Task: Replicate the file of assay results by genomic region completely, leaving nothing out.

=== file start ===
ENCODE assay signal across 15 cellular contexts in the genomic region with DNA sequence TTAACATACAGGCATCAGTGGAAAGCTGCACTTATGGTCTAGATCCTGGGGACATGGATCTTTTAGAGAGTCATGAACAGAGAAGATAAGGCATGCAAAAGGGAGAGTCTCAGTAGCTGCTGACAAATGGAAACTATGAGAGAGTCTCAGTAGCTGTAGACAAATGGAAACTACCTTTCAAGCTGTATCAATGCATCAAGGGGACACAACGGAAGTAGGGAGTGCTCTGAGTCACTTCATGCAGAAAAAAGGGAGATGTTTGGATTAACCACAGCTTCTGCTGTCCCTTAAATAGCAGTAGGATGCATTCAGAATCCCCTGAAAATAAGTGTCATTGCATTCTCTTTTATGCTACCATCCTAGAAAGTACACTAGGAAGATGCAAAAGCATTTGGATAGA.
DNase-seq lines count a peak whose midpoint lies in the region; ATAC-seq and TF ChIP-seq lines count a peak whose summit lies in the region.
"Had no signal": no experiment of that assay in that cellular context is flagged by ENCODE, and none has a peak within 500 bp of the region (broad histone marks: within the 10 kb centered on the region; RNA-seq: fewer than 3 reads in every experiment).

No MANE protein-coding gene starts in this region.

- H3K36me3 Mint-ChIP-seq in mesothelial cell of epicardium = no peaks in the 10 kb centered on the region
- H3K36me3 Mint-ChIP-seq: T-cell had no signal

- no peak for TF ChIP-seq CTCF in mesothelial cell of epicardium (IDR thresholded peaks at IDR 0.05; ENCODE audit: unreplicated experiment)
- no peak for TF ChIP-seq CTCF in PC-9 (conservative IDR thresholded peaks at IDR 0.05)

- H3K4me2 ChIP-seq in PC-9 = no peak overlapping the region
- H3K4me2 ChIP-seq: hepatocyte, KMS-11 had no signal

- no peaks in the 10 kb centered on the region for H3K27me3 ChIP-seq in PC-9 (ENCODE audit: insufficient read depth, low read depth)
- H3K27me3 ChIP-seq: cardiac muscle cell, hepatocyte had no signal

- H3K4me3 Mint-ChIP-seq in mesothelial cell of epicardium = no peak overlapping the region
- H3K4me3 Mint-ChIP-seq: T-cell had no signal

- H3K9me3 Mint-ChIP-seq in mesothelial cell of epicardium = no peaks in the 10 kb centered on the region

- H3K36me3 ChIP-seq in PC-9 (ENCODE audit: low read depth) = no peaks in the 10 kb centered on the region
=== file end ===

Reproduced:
ENCODE assay signal across 15 cellular contexts in the genomic region with DNA sequence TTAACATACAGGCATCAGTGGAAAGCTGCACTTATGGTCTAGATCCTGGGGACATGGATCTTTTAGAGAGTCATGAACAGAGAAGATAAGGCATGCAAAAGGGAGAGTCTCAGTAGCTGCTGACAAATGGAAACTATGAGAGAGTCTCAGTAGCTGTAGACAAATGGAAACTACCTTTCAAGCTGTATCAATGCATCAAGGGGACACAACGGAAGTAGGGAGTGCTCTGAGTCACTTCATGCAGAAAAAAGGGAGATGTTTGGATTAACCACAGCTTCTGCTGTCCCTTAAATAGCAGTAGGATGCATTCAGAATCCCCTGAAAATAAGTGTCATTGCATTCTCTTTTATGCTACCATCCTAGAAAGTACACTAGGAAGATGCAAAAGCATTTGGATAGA.
DNase-seq lines count a peak whose midpoint lies in the region; ATAC-seq and TF ChIP-seq lines count a peak whose summit lies in the region.
"Had no signal": no experiment of that assay in that cellular context is flagged by ENCODE, and none has a peak within 500 bp of the region (broad histone marks: within the 10 kb centered on the region; RNA-seq: fewer than 3 reads in every experiment).

No MANE protein-coding gene starts in this region.

- H3K36me3 Mint-ChIP-seq in mesothelial cell of epicardium = no peaks in the 10 kb centered on the region
- H3K36me3 Mint-ChIP-seq: T-cell had no signal

- no peak for TF ChIP-seq CTCF in mesothelial cell of epicardium (IDR thresholded peaks at IDR 0.05; ENCODE audit: unreplicated experiment)
- no peak for TF ChIP-seq CTCF in PC-9 (conservative IDR thresholded peaks at IDR 0.05)

- H3K4me2 ChIP-seq in PC-9 = no peak overlapping the region
- H3K4me2 ChIP-seq: hepatocyte, KMS-11 had no signal

- no peaks in the 10 kb centered on the region for H3K27me3 ChIP-seq in PC-9 (ENCODE audit: insufficient read depth, low read depth)
- H3K27me3 ChIP-seq: cardiac muscle cell, hepatocyte had no signal

- H3K4me3 Mint-ChIP-seq in mesothelial cell of epicardium = no peak overlapping the region
- H3K4me3 Mint-ChIP-seq: T-cell had no signal

- H3K9me3 Mint-ChIP-seq in mesothelial cell of epicardium = no peaks in the 10 kb centered on the region

- H3K36me3 ChIP-seq in PC-9 (ENCODE audit: low read depth) = no peaks in the 10 kb centered on the region